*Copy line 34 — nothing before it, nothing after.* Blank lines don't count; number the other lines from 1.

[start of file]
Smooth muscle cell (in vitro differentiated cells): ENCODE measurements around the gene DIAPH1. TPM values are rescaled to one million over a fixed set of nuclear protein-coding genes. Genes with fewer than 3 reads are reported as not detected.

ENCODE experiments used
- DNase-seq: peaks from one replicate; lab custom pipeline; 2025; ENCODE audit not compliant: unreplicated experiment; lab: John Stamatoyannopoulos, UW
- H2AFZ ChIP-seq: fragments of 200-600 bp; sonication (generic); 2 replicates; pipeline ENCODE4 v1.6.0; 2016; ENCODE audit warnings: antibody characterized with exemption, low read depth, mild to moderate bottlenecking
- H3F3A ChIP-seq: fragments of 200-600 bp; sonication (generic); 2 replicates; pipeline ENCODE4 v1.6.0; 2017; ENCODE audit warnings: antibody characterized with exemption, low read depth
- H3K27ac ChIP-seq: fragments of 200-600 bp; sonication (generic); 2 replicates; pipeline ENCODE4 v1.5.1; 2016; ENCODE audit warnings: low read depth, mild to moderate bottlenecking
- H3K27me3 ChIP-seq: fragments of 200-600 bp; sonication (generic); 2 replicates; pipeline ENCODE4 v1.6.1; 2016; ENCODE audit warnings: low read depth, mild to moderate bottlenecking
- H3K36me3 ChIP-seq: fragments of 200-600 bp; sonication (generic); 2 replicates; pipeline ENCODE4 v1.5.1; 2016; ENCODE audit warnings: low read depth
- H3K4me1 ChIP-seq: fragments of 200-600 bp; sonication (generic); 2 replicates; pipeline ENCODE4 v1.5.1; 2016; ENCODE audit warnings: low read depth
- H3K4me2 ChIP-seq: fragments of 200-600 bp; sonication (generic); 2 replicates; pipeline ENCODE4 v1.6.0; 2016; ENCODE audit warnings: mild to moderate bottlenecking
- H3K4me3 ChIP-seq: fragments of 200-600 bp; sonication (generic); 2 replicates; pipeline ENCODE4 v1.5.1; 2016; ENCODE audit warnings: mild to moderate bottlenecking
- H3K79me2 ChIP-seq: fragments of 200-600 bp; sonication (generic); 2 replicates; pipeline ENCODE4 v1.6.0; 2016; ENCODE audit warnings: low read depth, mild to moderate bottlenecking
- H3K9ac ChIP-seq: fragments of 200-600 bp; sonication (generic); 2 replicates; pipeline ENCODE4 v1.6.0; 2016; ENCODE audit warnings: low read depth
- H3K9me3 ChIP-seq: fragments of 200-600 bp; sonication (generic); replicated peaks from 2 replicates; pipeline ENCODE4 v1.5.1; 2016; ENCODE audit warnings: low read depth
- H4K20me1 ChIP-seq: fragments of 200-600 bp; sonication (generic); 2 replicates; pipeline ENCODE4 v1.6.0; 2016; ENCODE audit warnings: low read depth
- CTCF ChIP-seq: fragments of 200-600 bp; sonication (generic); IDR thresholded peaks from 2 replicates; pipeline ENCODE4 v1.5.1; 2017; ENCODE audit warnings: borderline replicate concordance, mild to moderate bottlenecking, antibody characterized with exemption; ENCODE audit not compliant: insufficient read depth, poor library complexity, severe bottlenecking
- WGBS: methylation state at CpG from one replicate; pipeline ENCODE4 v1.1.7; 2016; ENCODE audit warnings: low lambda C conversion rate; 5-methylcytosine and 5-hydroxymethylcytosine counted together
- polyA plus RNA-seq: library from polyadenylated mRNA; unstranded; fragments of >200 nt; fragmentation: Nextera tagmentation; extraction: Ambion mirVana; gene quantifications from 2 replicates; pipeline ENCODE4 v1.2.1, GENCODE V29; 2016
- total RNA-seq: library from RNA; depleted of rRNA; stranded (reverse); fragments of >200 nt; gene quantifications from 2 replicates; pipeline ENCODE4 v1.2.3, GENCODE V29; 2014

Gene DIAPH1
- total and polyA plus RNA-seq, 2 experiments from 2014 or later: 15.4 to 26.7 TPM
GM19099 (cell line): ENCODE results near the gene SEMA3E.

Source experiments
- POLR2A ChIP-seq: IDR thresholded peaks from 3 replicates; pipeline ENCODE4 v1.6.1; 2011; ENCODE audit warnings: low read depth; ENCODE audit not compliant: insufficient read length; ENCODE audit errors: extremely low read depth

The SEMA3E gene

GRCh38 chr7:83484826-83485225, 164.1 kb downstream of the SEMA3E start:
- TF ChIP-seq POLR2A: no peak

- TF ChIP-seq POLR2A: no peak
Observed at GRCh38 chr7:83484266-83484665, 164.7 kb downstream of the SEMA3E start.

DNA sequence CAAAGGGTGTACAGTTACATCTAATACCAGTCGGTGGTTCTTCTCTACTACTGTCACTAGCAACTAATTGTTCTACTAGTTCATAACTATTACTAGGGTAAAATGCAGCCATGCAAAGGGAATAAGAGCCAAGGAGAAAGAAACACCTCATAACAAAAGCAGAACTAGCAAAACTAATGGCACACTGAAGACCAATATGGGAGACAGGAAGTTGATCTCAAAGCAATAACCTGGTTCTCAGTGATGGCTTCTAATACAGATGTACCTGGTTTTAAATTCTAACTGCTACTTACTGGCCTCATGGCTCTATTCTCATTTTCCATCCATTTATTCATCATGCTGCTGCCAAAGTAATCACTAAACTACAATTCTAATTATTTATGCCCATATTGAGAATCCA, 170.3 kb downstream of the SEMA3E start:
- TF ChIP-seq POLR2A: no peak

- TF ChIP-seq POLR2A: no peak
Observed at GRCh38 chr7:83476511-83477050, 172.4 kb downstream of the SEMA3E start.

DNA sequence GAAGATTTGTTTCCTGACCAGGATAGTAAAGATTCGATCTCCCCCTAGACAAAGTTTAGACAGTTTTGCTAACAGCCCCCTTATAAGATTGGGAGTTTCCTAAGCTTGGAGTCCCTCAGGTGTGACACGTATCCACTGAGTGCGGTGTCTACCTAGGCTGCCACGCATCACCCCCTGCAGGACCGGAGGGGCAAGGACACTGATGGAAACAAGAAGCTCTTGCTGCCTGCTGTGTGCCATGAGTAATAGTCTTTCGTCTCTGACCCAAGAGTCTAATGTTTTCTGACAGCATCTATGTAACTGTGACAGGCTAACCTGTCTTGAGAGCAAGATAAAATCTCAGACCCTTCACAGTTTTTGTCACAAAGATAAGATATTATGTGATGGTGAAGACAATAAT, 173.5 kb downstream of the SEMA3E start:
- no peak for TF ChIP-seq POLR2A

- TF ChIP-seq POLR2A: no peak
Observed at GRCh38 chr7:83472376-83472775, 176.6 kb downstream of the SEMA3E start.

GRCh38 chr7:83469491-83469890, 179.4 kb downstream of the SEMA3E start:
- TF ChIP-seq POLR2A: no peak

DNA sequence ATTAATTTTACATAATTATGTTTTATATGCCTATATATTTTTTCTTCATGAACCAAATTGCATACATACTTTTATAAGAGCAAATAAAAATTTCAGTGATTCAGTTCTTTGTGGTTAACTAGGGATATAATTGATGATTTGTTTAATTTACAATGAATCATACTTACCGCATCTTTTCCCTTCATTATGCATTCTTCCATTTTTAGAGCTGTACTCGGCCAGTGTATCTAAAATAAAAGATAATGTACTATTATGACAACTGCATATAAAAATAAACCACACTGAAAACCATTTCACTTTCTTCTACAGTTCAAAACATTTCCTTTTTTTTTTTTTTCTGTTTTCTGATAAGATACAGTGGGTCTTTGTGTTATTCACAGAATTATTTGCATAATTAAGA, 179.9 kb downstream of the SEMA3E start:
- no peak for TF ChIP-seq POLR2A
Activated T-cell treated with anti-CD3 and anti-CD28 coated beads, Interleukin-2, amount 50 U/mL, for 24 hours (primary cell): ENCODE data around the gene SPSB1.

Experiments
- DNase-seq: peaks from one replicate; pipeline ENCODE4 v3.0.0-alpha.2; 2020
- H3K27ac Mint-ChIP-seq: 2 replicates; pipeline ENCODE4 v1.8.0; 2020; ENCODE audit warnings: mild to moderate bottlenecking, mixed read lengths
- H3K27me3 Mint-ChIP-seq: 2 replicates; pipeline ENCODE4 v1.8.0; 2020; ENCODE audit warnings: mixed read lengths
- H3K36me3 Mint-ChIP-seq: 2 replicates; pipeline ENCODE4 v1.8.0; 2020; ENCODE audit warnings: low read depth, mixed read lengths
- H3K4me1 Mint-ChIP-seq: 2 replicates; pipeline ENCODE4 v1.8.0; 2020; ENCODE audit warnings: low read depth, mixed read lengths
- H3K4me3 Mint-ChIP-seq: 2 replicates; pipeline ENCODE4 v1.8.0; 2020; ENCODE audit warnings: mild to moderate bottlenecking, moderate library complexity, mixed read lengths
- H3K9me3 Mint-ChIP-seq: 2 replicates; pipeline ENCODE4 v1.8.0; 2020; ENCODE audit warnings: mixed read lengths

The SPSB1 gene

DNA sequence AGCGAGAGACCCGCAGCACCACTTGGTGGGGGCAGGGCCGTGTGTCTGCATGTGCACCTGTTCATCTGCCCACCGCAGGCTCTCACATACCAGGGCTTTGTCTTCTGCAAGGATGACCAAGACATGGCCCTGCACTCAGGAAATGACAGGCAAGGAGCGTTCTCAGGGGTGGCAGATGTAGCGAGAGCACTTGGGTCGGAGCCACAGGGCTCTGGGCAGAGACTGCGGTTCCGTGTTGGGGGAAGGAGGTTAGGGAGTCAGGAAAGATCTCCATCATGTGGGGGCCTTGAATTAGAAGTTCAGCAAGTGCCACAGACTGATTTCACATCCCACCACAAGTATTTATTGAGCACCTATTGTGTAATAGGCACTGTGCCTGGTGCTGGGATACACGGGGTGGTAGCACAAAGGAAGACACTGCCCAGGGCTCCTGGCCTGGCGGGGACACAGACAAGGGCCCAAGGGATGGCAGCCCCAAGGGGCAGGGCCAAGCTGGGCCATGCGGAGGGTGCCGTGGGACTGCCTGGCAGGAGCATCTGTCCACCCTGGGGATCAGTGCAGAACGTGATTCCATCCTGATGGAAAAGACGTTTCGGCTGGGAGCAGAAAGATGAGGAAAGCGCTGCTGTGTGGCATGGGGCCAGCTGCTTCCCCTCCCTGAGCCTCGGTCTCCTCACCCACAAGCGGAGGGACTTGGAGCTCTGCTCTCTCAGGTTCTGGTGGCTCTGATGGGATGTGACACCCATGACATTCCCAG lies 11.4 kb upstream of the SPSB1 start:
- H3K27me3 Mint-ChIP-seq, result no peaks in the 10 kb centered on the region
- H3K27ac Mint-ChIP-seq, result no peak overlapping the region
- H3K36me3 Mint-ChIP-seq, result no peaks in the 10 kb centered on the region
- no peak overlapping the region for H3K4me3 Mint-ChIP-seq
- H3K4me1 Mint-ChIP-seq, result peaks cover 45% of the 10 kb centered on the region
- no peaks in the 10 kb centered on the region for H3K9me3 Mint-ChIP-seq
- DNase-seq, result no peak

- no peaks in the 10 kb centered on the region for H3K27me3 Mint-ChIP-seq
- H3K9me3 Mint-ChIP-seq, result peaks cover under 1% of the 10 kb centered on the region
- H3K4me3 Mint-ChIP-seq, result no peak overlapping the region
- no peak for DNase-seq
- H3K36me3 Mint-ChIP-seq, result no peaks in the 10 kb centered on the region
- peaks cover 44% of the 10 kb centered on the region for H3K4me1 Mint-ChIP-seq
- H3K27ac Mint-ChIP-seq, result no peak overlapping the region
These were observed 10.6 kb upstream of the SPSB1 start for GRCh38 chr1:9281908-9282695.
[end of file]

DNA sequence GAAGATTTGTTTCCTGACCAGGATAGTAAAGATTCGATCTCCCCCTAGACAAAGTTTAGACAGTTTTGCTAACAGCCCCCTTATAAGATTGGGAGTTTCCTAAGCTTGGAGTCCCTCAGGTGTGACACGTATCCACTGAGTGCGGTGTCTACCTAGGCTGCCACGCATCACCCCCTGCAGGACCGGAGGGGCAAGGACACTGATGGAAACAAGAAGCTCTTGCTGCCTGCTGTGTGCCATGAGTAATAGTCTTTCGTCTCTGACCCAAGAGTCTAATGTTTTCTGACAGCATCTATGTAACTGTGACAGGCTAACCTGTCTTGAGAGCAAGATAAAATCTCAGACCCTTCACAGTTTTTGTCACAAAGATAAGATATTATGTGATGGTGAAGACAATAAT, 173.5 kb downstream of the SEMA3E start: